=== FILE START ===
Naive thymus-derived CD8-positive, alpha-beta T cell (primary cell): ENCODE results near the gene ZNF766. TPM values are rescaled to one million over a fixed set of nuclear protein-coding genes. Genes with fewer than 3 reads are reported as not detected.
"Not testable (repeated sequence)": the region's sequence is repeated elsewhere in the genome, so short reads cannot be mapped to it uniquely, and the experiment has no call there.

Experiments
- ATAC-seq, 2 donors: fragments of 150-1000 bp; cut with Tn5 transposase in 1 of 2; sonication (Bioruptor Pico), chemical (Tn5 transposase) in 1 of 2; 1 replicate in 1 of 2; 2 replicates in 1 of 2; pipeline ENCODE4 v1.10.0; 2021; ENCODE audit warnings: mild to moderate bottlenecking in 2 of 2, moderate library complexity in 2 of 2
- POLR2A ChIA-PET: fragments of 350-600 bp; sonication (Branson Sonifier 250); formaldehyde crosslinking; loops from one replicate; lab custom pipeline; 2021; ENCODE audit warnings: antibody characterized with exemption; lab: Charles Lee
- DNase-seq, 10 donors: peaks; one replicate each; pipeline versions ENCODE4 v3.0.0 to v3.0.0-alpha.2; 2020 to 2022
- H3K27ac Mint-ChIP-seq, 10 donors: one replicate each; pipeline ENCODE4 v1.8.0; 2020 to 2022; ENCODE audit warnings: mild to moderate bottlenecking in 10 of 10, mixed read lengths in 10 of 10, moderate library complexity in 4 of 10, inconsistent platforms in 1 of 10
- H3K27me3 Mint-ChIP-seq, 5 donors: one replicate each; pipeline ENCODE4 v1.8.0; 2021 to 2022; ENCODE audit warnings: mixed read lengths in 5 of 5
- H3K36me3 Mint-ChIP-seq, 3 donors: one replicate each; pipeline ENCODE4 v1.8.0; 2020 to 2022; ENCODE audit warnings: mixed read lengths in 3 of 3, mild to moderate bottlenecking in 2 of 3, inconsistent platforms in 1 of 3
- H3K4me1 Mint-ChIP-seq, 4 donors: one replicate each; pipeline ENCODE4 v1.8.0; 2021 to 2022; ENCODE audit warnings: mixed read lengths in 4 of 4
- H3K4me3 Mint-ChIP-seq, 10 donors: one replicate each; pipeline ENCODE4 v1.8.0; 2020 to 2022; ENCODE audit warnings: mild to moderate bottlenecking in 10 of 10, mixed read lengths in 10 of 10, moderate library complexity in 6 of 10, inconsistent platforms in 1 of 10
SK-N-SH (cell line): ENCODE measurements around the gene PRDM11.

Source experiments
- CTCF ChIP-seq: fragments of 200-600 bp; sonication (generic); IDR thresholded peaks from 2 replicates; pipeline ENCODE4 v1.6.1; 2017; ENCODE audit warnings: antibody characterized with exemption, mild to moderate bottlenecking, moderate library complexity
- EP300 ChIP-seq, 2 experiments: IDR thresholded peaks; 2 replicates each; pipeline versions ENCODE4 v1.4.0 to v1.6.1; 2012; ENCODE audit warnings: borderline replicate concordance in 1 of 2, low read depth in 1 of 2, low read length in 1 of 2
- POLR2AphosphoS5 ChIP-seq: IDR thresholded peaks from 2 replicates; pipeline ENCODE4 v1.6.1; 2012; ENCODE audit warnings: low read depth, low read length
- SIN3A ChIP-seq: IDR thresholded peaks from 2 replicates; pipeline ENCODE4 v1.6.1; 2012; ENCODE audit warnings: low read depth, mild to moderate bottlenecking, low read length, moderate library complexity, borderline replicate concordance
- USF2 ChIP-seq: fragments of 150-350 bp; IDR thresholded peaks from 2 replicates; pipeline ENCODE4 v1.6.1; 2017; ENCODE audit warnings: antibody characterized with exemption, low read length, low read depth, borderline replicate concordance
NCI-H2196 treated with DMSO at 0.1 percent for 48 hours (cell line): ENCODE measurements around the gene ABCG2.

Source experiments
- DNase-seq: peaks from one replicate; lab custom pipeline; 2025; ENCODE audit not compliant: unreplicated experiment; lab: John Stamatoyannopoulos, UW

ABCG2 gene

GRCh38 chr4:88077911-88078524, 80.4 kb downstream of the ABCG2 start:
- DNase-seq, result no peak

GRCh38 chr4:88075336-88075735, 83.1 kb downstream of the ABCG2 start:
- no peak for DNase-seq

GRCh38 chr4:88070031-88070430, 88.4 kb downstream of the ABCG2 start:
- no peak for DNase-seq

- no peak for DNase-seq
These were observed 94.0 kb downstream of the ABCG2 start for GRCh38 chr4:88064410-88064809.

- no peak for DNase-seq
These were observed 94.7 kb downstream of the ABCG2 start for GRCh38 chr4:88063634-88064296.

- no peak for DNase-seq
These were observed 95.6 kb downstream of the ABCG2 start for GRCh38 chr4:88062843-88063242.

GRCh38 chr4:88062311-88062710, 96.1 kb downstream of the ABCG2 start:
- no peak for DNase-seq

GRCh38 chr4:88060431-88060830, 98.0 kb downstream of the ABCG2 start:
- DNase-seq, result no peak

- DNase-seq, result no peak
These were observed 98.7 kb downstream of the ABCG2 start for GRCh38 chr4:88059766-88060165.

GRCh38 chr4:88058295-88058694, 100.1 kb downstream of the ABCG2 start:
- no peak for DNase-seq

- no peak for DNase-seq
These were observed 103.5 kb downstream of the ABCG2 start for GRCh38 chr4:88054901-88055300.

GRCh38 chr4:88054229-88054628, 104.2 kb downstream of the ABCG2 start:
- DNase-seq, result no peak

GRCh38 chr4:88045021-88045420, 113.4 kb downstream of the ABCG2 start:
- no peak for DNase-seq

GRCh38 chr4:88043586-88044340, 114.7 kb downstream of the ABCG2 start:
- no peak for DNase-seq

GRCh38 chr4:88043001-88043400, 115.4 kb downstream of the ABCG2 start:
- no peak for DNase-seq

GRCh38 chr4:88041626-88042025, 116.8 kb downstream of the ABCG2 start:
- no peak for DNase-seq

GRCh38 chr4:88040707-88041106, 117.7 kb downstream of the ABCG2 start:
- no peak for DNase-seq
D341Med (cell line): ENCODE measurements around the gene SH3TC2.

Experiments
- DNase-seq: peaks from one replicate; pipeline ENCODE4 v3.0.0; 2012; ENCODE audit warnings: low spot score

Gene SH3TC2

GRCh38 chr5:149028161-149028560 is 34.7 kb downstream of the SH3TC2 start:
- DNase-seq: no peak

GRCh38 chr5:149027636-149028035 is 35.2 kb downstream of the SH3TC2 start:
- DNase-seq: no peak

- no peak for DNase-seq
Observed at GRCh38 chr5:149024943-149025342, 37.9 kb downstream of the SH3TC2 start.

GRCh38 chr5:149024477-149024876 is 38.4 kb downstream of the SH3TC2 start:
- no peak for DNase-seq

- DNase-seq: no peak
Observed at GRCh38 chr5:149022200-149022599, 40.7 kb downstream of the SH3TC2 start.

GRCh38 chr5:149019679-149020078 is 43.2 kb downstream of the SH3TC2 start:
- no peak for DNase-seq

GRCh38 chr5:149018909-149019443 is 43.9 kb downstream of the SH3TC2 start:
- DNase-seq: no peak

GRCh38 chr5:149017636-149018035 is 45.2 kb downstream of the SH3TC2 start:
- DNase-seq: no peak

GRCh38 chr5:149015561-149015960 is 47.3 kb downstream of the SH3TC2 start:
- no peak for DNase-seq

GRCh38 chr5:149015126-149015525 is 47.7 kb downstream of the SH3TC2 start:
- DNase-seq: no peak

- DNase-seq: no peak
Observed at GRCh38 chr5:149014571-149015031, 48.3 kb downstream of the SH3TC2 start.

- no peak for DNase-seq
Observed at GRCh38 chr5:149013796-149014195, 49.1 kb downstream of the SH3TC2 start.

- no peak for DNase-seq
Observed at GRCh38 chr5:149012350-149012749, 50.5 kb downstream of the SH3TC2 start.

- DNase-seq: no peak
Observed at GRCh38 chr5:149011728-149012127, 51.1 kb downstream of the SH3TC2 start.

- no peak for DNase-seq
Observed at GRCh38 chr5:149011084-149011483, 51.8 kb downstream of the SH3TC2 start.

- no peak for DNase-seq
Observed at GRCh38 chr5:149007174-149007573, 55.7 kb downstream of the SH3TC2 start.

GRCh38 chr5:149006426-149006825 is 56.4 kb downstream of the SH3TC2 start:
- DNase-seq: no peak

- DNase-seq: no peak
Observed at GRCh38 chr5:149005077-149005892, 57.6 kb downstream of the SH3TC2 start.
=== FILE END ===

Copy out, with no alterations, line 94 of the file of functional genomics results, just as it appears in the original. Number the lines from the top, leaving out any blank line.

- DNase-seq: no peak